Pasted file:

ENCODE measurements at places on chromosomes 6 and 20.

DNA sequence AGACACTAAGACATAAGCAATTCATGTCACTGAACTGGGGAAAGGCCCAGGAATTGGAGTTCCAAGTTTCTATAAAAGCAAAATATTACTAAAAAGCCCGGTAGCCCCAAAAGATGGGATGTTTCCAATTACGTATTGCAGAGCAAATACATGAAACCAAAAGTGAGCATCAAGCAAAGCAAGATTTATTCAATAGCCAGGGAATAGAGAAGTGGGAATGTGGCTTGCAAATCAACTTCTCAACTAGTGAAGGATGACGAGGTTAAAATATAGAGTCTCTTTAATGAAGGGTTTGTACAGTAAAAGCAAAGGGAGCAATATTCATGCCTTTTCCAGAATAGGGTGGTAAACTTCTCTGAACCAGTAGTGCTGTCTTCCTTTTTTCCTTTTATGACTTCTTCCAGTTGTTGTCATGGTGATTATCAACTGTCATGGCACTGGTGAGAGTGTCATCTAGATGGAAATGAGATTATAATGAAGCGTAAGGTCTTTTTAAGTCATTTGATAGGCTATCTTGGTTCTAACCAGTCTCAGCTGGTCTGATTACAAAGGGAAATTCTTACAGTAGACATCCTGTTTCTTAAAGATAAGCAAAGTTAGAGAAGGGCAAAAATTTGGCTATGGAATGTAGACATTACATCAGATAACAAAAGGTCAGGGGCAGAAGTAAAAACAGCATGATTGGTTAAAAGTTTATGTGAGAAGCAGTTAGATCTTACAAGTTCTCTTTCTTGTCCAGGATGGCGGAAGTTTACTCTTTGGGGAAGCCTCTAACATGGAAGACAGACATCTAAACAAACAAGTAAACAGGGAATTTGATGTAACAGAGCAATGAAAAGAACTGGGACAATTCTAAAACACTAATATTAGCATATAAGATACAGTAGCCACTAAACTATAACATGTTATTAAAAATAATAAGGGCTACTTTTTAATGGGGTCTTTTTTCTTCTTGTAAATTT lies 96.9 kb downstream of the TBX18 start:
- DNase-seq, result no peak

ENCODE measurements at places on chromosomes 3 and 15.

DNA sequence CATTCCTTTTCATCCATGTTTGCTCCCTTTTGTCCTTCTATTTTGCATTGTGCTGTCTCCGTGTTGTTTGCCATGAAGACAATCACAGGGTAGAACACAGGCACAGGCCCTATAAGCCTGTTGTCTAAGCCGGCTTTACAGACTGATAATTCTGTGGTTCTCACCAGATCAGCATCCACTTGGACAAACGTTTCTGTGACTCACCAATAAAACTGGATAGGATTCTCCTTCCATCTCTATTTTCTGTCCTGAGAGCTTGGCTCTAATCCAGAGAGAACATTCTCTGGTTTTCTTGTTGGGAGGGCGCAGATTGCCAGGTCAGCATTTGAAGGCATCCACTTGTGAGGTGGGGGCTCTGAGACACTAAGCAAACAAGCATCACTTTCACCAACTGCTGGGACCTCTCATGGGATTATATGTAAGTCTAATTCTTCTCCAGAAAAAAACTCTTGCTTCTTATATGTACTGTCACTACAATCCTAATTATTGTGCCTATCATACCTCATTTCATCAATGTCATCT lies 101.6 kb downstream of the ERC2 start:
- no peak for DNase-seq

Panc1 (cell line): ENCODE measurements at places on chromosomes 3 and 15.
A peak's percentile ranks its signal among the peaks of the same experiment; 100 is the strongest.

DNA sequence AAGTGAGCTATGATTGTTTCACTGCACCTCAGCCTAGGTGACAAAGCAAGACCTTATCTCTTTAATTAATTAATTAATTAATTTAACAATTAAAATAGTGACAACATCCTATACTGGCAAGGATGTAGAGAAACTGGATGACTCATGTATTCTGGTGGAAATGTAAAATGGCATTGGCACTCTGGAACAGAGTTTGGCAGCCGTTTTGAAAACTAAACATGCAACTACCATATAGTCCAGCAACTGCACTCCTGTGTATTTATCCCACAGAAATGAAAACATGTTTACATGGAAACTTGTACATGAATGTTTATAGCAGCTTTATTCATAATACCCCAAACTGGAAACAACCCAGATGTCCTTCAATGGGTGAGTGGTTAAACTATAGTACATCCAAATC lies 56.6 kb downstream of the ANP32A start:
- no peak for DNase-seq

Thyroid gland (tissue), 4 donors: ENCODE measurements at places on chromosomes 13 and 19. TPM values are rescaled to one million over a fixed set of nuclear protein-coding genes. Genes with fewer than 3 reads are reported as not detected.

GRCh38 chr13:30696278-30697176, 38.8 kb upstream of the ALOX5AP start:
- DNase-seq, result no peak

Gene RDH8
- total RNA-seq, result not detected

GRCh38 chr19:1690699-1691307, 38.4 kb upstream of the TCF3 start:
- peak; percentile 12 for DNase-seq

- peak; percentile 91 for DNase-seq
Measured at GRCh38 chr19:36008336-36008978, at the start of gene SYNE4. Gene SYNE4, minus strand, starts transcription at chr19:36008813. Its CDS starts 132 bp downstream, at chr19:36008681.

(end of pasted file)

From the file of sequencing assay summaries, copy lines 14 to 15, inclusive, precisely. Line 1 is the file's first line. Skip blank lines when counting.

Gene RDH8
- total RNA-seq, result not detected